// only add the entry if it's a coffeescript or javascript file
    if (extension.match(/coffee|js/))
      res[name] = `${path.resolve(__dirname, dir)}/${file}`;
      
    return res;
  }, {});
};

module.exports = {
  entry: entries('src/lambda'),
  output: {
    path: path.resolve(__dirname, 'dist'),
    filename: '[name].js',
    libraryTarget: "umd"
  },
  mode: 'development',
  target: 'node',
  externals: ['aws-sdk', 'bufferutil', 'utf-8-validate'],
  node: false,
  optimization: {
    usedExports: true,
  },
  plugins: [
    new webpack.ContextReplacementPlugin(/any-promise/),
    new CleanWebpackPlugin()
  ],
  devtool: 'inline-cheap-module-source-map',
  module: {
    rules: [
      {
        test: /\.coffee$/,
        loader: 'coffee-loader',
        options: {
          inlineMap: true,
          transpile: {
            presets: ['@babel/env']
          }
        }
      }
    ]
  },
  resolve: {
    alias: {
      '~'                         : path.resolve(__dirname, 'src'),
      'busboy'                    : path.resolve(__dirname, 'src/app/null.coffee'),
      'apollo-reporting-protobuf' : path.resolve(__dirname, 'src/app/null.coffee'),
      'apollo-tools'              : path.resolve(__dirname, 'src/app/null.coffee'),
    },
    extensions: [ '.wasm', '.mjs', '.js', '.coffee', '.json' ]
  }
};
we still use coffeescript extensively, which isn’t supported through esbuild
and we also gut the garbage out of the apollo project that isn’t needed for serverless deploys
to cut literally MBs out of the resulting bundle
f

Frank

04/02/2021, 5:10 PM
I see.. yeah that makes sense
t

Tyler Flint

04/02/2021, 5:11 PM
at any rate, there are probably ways to get it to work with esbuild by first compiling coffeescript to javascript, but then I’d have to figure out how to ensure the sourcemaps make it all the way through.
then I’d have to figure out how to strip cruft out apollo. Unfortunately the tree-shaking stuff doesn’t work there because of the way they’ve tied all of their types together. Even one function import that has nothing to do with file uploads will end up including a huge library that isn’t needed.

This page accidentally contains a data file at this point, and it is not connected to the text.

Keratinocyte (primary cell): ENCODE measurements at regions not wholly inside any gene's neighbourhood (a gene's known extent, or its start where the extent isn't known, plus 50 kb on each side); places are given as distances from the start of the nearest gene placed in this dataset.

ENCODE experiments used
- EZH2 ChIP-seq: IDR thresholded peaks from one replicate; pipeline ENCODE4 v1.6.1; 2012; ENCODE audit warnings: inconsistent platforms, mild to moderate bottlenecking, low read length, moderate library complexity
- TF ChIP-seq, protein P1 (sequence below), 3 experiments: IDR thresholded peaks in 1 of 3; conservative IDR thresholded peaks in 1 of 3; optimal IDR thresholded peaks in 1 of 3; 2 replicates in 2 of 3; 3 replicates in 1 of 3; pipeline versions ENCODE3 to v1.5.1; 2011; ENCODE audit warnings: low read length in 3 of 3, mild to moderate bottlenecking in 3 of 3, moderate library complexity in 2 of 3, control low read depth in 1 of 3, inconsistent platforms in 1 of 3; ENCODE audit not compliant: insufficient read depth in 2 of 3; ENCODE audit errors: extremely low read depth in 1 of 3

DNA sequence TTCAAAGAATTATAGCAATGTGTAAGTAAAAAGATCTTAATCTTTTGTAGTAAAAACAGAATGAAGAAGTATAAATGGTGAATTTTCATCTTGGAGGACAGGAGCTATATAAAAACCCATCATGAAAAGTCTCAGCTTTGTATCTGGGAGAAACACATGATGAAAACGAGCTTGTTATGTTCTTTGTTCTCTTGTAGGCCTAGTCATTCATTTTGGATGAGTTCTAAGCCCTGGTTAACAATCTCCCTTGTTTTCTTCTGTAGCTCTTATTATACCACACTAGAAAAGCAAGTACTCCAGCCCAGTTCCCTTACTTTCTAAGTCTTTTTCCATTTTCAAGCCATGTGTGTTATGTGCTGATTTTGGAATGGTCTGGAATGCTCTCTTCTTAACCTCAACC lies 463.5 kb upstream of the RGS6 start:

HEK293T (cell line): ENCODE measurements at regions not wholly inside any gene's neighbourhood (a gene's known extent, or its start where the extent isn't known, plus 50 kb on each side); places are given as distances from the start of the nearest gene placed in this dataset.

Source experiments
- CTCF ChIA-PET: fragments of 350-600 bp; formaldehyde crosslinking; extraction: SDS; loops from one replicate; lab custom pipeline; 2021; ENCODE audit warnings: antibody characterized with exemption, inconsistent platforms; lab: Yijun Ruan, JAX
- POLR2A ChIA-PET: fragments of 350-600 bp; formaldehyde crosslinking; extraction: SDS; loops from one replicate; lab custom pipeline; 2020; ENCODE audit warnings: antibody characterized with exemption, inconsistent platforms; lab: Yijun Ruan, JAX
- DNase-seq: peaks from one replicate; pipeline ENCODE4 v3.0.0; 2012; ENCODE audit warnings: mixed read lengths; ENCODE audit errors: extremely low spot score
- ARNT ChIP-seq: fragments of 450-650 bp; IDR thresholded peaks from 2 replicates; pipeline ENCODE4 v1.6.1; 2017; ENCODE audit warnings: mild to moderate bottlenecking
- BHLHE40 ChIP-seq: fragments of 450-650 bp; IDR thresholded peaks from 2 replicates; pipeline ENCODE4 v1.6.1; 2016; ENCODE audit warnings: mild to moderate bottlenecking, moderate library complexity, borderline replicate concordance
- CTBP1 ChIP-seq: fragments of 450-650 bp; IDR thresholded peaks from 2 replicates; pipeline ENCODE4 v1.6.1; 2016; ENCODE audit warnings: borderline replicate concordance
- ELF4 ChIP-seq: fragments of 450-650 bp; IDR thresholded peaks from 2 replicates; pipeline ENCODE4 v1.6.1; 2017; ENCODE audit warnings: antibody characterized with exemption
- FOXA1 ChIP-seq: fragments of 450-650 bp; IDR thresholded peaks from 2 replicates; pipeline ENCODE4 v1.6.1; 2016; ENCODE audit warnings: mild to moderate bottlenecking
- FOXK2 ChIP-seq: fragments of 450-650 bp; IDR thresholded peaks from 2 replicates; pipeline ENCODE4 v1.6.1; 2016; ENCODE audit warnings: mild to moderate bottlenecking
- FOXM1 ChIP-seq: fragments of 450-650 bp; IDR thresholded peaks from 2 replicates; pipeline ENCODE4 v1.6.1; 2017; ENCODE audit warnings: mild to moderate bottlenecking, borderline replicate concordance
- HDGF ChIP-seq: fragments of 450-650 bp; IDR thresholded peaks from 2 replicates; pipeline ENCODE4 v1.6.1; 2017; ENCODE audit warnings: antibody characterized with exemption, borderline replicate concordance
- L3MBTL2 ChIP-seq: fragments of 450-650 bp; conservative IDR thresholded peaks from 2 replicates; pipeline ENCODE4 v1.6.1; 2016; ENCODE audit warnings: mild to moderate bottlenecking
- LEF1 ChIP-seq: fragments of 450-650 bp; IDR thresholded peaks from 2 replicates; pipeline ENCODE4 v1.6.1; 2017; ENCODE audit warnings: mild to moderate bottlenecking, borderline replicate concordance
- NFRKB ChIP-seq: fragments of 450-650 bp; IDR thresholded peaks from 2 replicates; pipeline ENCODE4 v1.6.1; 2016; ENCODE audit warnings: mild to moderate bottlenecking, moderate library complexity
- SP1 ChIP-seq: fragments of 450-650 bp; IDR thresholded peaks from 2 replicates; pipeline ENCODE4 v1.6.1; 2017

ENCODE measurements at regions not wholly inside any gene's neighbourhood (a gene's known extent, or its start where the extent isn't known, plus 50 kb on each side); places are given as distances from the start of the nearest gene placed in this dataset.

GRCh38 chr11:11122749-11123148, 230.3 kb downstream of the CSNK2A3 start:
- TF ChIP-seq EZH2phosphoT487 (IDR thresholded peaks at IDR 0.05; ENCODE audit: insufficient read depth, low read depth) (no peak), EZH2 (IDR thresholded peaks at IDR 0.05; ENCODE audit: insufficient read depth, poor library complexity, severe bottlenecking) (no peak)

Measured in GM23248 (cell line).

anyways, for me the solution right now is to just keep using webpack for compiling the source, then piping that through esbuild. Ideally, I could just dump the result directly, as was described above.
f

Frank

04/02/2021, 5:16 PM
right.. definitely not ideal.. you probably would have to start ur own webpack watcher to output to
/dist
and
sst start
watcher gets then triggered
t

Tyler Flint

04/02/2021, 5:17 PM
yeah, here’s what I’m currently doing:
in my package.json:
Copy code
"scripts": {
    "dev": "concurrently 'webpack --watch' 'sst start'",
it works great
f

Frank

04/02/2021, 5:18 PM
ah i see… interesting!
t

Tyler Flint

04/02/2021, 5:19 PM
I also have a
compile
script that is just
webpack
so for my seed configuration I’ll tell it to run
compile
first before build
that’s what I’m about to do right now
so looking through the source for
sst start
, you could support a ton of languages right off just by conditionally looking for a
devCmd
or similar, and if it exists run that in a pty process instead of starting the watcher/builder.
as far as I can tell, the logic to wire up a request from a wss message into a local handler is not specific to javascript.
and for packaging a function for deployment, the existence of a
buildCmd
or similar could just end-run the build process and zip the contents.
you could literally shove a rails app into it haha. I mean, the cold-start time would probably be horrible but the point is that sst doesn’t have to care.